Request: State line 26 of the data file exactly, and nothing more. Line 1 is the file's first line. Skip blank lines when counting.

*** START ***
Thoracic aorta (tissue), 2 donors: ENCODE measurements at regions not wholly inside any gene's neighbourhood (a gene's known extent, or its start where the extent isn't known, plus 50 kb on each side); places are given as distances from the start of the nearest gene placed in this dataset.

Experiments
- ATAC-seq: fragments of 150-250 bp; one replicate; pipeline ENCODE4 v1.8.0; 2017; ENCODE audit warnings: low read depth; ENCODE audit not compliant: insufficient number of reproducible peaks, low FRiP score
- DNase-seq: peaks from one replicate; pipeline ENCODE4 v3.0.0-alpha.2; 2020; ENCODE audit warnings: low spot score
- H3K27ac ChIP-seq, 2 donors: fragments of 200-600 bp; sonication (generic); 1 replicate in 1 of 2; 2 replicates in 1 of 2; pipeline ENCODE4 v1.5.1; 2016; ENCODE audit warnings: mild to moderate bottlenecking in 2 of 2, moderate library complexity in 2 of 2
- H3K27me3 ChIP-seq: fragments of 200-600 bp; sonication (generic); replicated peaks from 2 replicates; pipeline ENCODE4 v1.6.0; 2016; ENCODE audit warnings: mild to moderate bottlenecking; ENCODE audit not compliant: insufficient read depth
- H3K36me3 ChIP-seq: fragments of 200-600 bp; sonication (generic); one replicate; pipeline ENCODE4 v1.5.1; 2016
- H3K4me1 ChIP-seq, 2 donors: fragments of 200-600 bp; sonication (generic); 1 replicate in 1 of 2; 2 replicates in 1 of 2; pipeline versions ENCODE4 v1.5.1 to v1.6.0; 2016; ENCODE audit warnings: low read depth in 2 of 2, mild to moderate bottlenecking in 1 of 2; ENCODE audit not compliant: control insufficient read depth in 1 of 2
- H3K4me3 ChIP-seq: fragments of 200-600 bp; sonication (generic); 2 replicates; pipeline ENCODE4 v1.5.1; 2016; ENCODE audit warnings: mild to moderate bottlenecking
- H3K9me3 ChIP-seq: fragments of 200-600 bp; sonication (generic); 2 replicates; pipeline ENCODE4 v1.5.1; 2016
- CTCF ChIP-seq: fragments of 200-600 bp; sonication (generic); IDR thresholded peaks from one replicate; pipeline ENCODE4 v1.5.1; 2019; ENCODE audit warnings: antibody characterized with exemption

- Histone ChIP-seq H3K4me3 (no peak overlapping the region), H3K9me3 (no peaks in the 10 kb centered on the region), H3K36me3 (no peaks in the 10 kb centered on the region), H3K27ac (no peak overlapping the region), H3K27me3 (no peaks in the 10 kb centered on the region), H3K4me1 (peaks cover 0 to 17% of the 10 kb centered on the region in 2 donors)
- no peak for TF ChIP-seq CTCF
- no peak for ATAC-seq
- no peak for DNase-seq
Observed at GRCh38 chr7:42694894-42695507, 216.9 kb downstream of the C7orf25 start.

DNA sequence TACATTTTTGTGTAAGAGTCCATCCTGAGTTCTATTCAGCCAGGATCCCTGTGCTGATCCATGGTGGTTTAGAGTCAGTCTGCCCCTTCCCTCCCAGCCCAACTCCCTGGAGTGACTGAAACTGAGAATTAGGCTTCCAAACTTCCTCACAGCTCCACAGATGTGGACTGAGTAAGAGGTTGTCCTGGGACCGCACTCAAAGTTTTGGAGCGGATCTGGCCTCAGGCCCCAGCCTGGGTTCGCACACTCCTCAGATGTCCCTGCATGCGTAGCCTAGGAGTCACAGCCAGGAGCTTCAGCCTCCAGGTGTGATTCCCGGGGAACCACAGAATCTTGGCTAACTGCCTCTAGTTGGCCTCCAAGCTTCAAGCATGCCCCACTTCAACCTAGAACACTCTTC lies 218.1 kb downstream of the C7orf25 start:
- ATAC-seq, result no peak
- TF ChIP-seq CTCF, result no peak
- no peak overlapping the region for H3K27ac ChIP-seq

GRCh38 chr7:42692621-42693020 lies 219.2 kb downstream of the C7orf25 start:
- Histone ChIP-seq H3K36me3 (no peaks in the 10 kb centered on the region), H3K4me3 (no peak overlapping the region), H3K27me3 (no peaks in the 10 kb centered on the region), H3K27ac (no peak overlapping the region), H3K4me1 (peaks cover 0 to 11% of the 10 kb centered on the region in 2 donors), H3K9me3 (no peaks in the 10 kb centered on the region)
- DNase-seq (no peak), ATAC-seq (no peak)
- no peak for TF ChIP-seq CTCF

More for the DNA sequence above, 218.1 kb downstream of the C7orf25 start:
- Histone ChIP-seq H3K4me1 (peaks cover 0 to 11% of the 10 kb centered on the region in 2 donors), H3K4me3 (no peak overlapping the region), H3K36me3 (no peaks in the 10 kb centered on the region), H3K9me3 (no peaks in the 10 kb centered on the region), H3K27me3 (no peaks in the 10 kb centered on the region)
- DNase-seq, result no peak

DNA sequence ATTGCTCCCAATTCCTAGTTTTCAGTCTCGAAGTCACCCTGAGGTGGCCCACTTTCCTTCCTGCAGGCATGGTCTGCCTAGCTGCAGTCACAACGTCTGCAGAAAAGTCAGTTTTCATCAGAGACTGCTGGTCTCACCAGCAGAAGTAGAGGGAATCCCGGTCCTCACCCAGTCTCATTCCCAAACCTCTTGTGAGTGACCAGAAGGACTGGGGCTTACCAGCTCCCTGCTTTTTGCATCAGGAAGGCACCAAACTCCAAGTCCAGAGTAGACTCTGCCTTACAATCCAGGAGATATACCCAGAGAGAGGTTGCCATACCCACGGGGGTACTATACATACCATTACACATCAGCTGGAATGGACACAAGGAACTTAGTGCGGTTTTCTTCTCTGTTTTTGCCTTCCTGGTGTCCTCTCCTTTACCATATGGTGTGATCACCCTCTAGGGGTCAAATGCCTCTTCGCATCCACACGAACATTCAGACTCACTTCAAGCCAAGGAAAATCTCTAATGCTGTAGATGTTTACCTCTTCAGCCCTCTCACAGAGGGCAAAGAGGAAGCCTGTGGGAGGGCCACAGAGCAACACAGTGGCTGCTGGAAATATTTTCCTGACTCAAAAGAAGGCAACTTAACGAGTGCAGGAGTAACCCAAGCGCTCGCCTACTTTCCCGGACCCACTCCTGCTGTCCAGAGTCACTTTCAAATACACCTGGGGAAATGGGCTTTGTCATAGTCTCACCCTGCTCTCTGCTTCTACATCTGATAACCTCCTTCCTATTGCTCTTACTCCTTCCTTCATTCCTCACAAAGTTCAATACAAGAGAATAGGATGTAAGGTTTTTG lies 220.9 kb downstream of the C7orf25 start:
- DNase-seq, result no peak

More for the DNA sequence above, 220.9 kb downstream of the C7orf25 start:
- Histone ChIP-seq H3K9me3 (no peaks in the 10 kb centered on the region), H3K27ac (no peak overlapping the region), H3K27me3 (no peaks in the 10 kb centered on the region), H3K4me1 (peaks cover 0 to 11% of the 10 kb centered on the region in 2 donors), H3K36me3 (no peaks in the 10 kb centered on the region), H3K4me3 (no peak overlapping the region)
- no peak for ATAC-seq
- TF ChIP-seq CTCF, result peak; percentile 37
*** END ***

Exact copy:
- Histone ChIP-seq H3K4me1 (peaks cover 0 to 11% of the 10 kb centered on the region in 2 donors), H3K4me3 (no peak overlapping the region), H3K36me3 (no peaks in the 10 kb centered on the region), H3K9me3 (no peaks in the 10 kb centered on the region), H3K27me3 (no peaks in the 10 kb centered on the region)